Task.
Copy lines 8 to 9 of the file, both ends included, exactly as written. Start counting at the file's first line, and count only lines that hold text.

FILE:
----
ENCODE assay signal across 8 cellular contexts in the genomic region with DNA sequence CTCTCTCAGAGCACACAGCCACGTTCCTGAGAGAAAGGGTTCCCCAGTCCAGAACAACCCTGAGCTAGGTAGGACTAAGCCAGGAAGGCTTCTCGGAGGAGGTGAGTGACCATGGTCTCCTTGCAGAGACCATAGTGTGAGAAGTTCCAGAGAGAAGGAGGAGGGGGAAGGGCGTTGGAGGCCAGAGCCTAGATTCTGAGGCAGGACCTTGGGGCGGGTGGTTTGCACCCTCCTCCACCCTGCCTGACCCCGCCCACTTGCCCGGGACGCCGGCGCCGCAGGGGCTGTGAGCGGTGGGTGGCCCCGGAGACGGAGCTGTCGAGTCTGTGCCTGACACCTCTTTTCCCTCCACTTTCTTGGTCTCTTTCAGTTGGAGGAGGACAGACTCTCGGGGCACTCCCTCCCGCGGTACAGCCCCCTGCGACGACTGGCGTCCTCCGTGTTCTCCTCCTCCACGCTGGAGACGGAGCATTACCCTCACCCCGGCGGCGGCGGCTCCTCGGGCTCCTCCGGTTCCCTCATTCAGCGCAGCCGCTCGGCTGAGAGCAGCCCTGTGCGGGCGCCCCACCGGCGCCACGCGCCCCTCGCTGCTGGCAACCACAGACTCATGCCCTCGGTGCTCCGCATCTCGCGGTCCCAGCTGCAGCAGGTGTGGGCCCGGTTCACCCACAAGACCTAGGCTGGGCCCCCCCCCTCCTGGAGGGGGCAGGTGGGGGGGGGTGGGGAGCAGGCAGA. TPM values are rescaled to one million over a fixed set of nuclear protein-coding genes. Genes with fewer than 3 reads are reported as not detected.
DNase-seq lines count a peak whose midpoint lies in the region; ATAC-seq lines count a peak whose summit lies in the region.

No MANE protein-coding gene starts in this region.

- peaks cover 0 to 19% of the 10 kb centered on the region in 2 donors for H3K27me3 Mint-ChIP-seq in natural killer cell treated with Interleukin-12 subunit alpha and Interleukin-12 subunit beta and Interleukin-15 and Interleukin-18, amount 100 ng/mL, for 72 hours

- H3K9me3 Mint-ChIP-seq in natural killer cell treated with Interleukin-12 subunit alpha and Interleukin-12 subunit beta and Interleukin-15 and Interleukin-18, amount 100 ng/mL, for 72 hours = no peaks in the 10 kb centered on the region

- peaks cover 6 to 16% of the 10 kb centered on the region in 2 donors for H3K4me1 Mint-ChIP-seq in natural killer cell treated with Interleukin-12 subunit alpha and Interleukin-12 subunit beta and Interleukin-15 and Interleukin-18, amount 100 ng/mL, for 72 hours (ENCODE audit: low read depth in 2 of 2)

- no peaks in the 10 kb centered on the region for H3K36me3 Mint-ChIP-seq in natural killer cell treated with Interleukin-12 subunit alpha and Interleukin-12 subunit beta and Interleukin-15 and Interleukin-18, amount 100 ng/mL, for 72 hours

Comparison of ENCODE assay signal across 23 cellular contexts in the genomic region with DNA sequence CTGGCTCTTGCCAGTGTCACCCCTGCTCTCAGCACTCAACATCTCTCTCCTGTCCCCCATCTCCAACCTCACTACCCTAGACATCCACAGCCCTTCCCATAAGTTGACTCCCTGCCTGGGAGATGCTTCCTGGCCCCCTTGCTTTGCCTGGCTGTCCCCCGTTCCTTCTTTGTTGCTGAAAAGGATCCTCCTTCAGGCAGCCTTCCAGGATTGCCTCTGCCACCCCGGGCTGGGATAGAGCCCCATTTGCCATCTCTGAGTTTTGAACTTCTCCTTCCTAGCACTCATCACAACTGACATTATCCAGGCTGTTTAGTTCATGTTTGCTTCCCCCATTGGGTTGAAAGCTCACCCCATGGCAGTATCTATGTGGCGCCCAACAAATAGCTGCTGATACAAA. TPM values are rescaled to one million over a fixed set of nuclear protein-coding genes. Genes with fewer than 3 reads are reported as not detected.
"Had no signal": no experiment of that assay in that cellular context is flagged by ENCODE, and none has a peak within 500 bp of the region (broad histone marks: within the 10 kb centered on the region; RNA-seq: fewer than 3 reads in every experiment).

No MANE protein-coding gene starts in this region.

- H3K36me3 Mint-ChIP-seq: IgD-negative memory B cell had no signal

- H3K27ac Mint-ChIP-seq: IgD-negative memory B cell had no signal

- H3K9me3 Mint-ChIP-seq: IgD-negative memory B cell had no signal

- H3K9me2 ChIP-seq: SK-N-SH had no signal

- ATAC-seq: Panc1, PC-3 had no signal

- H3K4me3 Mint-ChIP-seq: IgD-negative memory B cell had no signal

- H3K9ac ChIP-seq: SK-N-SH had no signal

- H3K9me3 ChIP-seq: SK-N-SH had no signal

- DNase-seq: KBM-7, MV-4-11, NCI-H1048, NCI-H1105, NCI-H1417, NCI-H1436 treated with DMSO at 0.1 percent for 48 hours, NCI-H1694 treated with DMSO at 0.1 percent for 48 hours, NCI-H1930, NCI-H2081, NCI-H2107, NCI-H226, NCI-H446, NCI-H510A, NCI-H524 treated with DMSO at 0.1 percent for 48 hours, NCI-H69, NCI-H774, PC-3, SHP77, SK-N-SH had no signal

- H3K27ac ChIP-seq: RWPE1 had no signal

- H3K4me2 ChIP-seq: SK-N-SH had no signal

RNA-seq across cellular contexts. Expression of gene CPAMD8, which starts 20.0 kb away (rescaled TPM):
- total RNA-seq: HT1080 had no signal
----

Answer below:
Comparison of ENCODE assay signal across 23 cellular contexts in the genomic region with DNA sequence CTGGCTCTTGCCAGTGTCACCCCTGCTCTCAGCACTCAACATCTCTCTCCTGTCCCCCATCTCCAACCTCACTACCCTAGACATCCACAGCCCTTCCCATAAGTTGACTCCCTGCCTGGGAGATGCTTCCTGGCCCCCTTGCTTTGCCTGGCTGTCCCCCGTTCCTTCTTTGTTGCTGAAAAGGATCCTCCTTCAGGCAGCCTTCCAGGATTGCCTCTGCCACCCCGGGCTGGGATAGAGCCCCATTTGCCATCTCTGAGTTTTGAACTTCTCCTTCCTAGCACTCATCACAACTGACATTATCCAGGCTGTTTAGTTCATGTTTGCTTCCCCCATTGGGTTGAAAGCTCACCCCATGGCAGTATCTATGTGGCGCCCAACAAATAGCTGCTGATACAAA. TPM values are rescaled to one million over a fixed set of nuclear protein-coding genes. Genes with fewer than 3 reads are reported as not detected.
"Had no signal": no experiment of that assay in that cellular context is flagged by ENCODE, and none has a peak within 500 bp of the region (broad histone marks: within the 10 kb centered on the region; RNA-seq: fewer than 3 reads in every experiment).